Smartphone Addiction How to Break Free
It's almost impossible to overestimate how much connectedness and productivity have risen thanks to smartphones. There is, however, undoubtedly a risk of receiving too much good, for certain people.
According to the International Journal of Cognition and Behaviour, although precise definitions of smartphone addiction vary, it can include compulsively checking or using your phone, feeling agitated when not using it, and using it in a way that interferes with social interactions or other activities. It can occasionally be linked to an all-encompassing addiction to the internet.
You're also not alone if browsing takes up more time than you'd like; many people struggle with smartphone addiction or overuse.
According to the International Journal of Environmental Research and Public Health, excessive smartphone use is frequently associated with anxiety, poor sleep, and even physical issues with the fingers, neck, back, and shoulders. Some of these symptoms might sound familiar if you've ever stayed up too late perusing your phone. Additionally, if you talk on the phone for hours, you might have less time for other hobbies or social activities.
The average time spent using a phone varies depending on the country, but Americans typically use their phones for five to six hours per day. The average American spends about three months of the year staring at their phone screen, according to this statistic.
Similar circumstances apply to other western nations. For instance, the typical British person uses their phone for almost four hours every day. Even if this is shorter than the U.S. average, it's still a sizable period of time. Social media has a significant role in our devices' addictiveness. Today, practically everyone uses social media in some capacity, and this can have a significant impact on how productive we are.
Dopamine signals in our brains rise as a result of using social media. Dopamine is a neurotransmitter, like serotonin and oxytocin that makes us feel happy. Dopamine induces a momentary feeling of pleasure, so our brains try to recreate it, which is why we use social media frequently. This is a practise that is obviously harmful, yet we can't really blame our brains for it. The process of overcoming smartphone addiction can be difficult yet rewarding.
Listed below are some actions you can take to lessen your reliance on your smartphone:
a. Acknowledge the addiction: Realising you have an addiction and comprehending its effects on your life is the first step. Think about how much time you spend on your smartphone, the things you miss out on, and the potential harm it may be doing to your relationships and your health.
b. Set goals and limits: Set definite objectives and restrictions for your smartphone use. Choose which tasks are vital and how much time you want to spend each day on your phone. To establish limits, make clear guidelines such as refraining from using smartphones before bed or during meals.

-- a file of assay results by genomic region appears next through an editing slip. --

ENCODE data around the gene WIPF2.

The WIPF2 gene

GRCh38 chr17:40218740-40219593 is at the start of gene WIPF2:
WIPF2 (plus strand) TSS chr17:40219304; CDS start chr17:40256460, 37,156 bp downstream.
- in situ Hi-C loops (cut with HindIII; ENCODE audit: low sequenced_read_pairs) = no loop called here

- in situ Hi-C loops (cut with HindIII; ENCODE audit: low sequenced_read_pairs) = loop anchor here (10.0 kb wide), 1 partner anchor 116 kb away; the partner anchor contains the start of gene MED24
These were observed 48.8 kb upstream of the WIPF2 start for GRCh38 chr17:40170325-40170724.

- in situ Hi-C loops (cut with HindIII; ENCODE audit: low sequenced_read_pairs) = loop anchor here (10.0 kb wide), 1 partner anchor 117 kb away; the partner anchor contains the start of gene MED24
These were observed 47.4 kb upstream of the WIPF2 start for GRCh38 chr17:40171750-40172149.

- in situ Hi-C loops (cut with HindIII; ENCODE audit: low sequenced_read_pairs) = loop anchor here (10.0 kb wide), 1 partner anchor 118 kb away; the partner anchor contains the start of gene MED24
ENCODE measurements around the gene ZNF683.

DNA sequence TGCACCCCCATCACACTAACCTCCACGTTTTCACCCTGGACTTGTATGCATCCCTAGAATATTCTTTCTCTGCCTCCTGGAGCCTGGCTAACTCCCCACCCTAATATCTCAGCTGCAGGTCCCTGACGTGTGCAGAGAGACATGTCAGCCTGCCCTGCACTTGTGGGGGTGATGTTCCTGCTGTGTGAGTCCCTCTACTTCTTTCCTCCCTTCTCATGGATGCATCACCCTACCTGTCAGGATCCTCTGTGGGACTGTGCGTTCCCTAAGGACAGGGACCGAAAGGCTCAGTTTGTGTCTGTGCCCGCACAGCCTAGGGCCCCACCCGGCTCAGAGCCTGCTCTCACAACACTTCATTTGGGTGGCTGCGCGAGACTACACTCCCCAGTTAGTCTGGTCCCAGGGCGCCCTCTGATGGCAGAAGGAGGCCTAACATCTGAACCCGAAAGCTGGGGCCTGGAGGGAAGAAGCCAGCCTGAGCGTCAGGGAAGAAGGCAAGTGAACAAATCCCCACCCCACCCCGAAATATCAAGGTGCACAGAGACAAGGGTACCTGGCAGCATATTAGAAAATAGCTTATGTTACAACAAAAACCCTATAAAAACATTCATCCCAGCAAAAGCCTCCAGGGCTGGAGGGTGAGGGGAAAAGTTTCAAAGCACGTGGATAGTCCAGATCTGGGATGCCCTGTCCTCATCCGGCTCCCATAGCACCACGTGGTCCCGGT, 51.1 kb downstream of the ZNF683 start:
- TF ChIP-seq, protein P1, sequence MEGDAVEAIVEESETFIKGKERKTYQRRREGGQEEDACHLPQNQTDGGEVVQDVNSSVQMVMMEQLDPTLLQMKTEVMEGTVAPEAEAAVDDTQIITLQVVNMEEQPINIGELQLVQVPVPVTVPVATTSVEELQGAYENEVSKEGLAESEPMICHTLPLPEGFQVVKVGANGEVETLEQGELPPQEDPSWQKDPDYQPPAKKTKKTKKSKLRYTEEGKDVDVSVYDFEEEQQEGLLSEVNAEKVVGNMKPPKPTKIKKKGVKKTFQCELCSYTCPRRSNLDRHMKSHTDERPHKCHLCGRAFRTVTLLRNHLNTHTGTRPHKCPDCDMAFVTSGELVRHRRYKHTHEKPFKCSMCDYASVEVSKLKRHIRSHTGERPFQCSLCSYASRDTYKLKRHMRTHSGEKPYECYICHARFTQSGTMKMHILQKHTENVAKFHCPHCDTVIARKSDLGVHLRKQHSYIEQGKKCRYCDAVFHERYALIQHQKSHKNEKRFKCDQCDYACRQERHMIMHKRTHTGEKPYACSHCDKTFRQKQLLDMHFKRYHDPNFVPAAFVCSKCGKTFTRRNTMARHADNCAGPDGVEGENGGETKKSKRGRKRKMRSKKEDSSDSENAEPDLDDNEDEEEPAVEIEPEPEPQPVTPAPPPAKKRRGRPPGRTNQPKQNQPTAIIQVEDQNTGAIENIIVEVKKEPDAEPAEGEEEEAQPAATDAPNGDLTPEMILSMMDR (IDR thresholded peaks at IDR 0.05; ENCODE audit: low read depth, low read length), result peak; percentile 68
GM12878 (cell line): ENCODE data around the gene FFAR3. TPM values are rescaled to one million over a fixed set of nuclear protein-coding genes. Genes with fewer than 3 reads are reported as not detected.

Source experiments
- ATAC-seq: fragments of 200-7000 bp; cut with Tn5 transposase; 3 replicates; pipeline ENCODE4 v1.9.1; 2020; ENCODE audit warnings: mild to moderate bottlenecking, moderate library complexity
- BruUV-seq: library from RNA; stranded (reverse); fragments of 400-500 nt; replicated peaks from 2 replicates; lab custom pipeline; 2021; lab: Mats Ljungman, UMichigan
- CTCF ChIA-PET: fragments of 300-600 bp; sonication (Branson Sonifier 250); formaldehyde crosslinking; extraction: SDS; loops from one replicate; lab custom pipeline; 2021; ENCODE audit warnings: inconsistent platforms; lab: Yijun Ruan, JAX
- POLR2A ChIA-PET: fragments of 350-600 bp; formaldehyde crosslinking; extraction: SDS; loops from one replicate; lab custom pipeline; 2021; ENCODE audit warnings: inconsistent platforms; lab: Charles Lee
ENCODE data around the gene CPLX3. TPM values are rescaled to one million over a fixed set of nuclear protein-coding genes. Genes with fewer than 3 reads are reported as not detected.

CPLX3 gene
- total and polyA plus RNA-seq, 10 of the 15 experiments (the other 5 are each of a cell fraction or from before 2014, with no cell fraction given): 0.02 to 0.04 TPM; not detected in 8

c. Create a schedule: Set aside specified times during the day to use your smartphone. You may restore control over your usage and stop mindless scrolling by setting specific times for reading emails, social media, or playing games.
d. Remove triggers: Determine the factors that contribute to excessive smartphone use, and work to reduce or eliminate them. Consider deactivating or removing particular apps or notifications, for instance, if they tempt you repeatedly. Rearrange your surroundings such that your phone is less visible and accessible.
e. Find alternative activities: Find new things to do to offset your excessive smartphone use. Spend time with friends and family, go for a walk, engage in hobbies, or explore personal interests unrelated to your phone. You can lessen your impulse to reach for your gadget all the time by engaging in enjoyable activities.
f. Practice mindfulness: Take care how you use your smartphone. Be mindful of your feelings prior to, during, and following phone use. Observe any unfavourable feelings or indications of reliance. You can improve self-awareness and reclaim control over your behaviours by practising mindfulness.
g. Use productivity apps: Use screen time management and restriction apps on your smartphone. These programmes can monitor your usage, send you warnings, and even block access to particular programmes or websites after a predetermined time. Forest, Moment, and Flipd are some of the more well-liked choices.
h. Seek support: Don't be afraid to ask for help if you're having trouble kicking your smartphone addiction on your own. Tell your loved ones, a support group, or pals about your objectives. They can support you along the way, hold you responsible, and give you advice.
i. Practice digital detox: Practise a digital detox by stepping away from your smartphone on a regular basis. Set aside specified times, like weekends or vacations, when you entirely turn off your phone. Spend this time getting back in touch with reality and concentrating on the things that make you happy and fulfilled.
j. Seek professional help: It may be useful to seek professional assistance if your smartphone addiction has a severe influence on your everyday life and mental health. You can get customised advice and help to beat your addiction from a therapist or counsellor who specialises in addiction.
Keep in mind that overcoming smartphone addiction is a journey that calls for endurance, perseverance, and self-compassion. As you strive to develop healthy habits, be gentle to yourself and recognise each little success.